STEADY VI­SION

KELT EX­PLO­RATION’S CHIEF FI­NAN­CIAL OF­FI­CER IS AN EX­PERT AT PLAY­ING THE LONG GAME – AND HELP­ING HIS SHARE­HOLD­ERS WIN BIG IN THE END

Alberta Oil - - OBSERVER NEWS NUMBERS PEOPLE PLACES -

Right now, most com­pa­nies are spend­ing more time try­ing to stay afloat than pre­par­ing for the next time they’ll be able to soar. But Kelt Ex­plo­ration is one of the few that’s think­ing ahead, and that’s a di­rect re­sult of its long­time chief fi­nan­cial of­fi­cer Sadiq Lalani. Take the com­pany’s ac­qui­si­tion of Artek Ex­plo­ration com­pleted last April, one that saw Kelt take out its Mont­ney neigh­bor in an all-share deal that val­ued Artek at $307 mil­lion, in­clu­sive of debt. There were some ob­vi­ous syn­er­gies be­tween the two com­pa­nies that made the deal a good one for Kelt, most no­tably the fact that they shared a joint ven­ture in the Mont­ney that was pro­duc­ing some very promis­ing well re­sults. “We were afraid that if th­ese Mont­ney re­sults ac­tu­ally sank into the mar­ket­place, it might be dif­fi­cult to buy Artek at a later date, even though com­mod­ity prices were still com­ing off,” Lalani says. “So we made the move and ap­proached them, and we were able to get them en­gaged.”

Kelt also raised $90 mil­lion in a pri­vate place­ment in con­junc­tion with the trans­ac­tion, one that al­lowed it to take on the deal debt-free. But the telling de­tail in the trans­ac­tion wasn’t in the top line terms but in­stead the way it was struc­tured. “The easy thing to do would have been to amal­ga­mate Artek into Kelt and have ev­ery­thing run un­der Kelt,” Lalani says. “But we didn’t – we kept Artek as a wholly owned sub­sidiary, changed the name to Kelt Ex­plo­ration LNG, and moved all of Kelt’s as­sets into this sub­sidiary and took all of the Al­berta as­sets out of Artek and put them into Kelt.” The rea­son? Kelt Ex­plo­ration LNG now has its own tax pools, its own fi­nan­cial state­ments and will run with its own set of books, a de­ci­sion that makes it much eas­ier for Kelt to sell those as­sets should some­body take an in­ter­est in them down the road. “If we had done it the other way and some­body of­fered us a big amount for our B.C. as­sets it would have cre­ated a tax li­a­bil­ity [for Kelt]. But now, that same per­son can come in and buy Kelt LNG, and be­cause we have a cost base in Kelt LNG shares, our pro­ceeds will be a cap­i­tal gain based on that.”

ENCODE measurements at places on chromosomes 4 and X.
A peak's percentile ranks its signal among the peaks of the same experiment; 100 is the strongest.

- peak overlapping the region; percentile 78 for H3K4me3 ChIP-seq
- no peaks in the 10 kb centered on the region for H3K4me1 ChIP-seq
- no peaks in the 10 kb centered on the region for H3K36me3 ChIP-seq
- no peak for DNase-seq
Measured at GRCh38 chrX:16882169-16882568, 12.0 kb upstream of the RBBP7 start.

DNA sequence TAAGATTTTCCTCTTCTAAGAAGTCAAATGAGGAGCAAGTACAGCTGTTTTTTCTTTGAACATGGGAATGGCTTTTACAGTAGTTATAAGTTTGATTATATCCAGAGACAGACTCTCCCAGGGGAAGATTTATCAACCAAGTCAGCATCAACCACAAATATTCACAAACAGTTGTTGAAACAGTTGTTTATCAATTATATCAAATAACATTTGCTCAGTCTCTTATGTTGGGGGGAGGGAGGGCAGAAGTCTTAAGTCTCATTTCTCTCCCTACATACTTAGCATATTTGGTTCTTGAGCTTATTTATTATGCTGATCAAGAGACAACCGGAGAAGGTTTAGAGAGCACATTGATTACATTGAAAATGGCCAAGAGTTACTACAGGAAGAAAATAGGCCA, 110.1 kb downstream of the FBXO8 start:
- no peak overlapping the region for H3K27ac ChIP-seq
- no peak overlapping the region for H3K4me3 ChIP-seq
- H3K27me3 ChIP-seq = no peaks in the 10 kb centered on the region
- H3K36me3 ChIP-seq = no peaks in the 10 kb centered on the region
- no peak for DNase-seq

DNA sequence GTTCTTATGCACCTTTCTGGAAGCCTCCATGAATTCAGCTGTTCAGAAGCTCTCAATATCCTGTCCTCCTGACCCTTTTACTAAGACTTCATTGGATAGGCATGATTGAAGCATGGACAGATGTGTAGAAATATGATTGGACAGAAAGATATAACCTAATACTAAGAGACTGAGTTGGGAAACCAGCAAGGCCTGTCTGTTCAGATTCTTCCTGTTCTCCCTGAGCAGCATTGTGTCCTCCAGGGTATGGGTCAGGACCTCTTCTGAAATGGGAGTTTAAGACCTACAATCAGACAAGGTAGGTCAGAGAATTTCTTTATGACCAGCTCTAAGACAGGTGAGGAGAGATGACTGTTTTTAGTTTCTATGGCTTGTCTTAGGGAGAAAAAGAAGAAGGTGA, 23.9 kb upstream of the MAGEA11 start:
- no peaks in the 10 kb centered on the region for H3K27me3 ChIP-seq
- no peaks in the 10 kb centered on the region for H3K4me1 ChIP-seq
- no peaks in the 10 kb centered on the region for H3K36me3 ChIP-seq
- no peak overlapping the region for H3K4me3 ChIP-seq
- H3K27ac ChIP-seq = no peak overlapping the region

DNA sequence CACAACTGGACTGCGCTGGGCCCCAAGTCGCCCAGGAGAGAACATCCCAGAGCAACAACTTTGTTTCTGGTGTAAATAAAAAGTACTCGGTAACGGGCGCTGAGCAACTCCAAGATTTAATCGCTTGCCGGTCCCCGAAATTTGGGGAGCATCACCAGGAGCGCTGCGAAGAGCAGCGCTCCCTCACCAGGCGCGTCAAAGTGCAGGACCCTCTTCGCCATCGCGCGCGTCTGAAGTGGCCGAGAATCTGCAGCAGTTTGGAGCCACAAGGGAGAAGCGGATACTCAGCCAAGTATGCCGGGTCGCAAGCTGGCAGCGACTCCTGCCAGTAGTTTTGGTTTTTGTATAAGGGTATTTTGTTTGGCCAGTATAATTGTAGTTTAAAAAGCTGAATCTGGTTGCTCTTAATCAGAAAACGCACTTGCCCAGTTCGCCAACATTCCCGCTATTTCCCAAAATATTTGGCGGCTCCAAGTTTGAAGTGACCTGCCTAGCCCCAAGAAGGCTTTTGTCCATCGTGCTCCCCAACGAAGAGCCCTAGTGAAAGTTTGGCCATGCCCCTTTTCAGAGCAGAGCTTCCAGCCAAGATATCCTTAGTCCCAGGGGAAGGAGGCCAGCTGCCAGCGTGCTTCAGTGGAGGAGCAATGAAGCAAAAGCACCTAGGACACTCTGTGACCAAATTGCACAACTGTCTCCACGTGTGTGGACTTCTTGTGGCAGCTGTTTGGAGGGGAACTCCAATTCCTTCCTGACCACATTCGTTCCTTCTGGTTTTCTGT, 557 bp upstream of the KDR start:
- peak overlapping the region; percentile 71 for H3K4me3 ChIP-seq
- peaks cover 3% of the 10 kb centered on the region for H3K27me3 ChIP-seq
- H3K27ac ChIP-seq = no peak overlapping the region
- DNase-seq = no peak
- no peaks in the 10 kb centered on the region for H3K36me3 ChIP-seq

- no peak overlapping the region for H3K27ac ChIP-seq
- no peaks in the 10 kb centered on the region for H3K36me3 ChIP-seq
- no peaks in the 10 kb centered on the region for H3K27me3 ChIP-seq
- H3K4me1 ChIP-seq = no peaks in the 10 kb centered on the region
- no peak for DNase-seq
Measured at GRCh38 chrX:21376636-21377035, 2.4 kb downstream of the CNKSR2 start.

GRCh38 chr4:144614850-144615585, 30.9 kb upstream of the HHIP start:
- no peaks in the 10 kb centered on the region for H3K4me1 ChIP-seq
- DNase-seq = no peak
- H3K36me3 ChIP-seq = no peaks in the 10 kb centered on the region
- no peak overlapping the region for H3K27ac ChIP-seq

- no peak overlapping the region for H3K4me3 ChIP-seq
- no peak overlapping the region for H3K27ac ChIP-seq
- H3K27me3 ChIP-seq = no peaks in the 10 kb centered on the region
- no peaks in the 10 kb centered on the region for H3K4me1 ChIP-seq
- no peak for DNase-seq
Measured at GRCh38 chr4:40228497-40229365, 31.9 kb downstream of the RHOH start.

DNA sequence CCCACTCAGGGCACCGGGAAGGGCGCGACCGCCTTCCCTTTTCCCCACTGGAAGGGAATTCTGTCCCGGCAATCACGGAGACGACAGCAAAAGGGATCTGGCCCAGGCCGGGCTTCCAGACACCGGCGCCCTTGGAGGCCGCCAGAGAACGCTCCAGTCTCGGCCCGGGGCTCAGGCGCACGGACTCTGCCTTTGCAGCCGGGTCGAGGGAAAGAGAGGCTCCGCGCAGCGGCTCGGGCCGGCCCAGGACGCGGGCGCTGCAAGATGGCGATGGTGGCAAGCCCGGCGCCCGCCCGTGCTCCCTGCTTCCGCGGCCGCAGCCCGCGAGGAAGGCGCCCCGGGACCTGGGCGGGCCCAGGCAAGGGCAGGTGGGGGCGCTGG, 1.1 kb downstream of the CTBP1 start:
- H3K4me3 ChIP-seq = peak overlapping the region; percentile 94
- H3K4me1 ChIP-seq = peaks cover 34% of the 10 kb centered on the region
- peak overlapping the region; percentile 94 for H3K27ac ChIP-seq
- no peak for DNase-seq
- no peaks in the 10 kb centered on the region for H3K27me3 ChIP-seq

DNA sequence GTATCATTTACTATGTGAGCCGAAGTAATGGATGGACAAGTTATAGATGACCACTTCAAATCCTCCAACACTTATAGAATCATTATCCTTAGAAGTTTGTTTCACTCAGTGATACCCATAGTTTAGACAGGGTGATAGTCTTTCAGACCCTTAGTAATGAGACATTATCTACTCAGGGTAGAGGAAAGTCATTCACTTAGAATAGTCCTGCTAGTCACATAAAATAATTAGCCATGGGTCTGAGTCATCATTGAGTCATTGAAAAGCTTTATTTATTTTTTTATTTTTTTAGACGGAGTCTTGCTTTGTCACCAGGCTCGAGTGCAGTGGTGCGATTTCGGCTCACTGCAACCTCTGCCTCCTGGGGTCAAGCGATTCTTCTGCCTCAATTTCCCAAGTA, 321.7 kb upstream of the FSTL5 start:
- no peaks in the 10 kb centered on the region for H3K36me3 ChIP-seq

That sort of fore­sight is typ­i­cal for Lalani. Back in 2008, when he was the CFO of Celtic Ex­plo­ration and oil was trad­ing at $140 per bar­rel, most of his peers were dream­ing about the up­side they thought lay ahead. Celtic, on the other hand, locked in some ma­jor hedges for cal­en­dar 2009. By March, oil was at $35 a bar­rel, and those hedges were worth $40 mil­lion. “We kept the hedge on, took the pro­ceeds of that hedge and started ac­quir­ing land at a frac­tion of the price that you would nor­mally have paid in that July 2008 pe­riod.” But while that seems like a no-brainer in ret­ro­spect, Lalani says that be­ing the CFO of a pub­licly traded com­pany means hav­ing to de­fend those sorts of proac­tive de­ci­sions. “In the last two years of Celtic’s life, we sac­ri­ficed pro­duc­tion growth to grow the land base. And it was re­ally that land base that at­tracted Exxon.”

That at­trac­tion even­tu­ally led to a $3.1-bil­lion takeover of­fer from the su­per­ma­jor, one that re­warded Celtic share­hold­ers hand­somely for the pa­tience and dis­ci­pline their man­age­ment team had shown. But those qual­i­ties aren’t al­ways ap­pre­ci­ated by in­vestors, Lalani says. “You have to make tough calls like that, and th­ese are tough calls to make when you’re a pub­licly traded com­pany be­cause you’ve got in­vestors to an­swer to.” He says he re­ceived his fair share of those phone calls back when oil was trad­ing over $100 a bar­rel and Kelt was still keep­ing its pow­der con­spic­u­ously dry. “I had in­sti­tu­tional in­vestors from the United States tell me that we weren’t us­ing our bal­ance sheet cor­rectly, and that we needed to have more debt be­cause it was a cheaper cost of cap­i­tal. Good thing I didn’t take their ad­vice.” No kid­ding. As the re­cent down­turn has demon­strated, the com­pa­nies that get too lev­ered up in the good times are the ones most likely to crash and burn in the bad ones.

Kelt, Lalani says, isn’t go­ing to be one of them. “This is the per­fect mar­ket for Kelt – right now.

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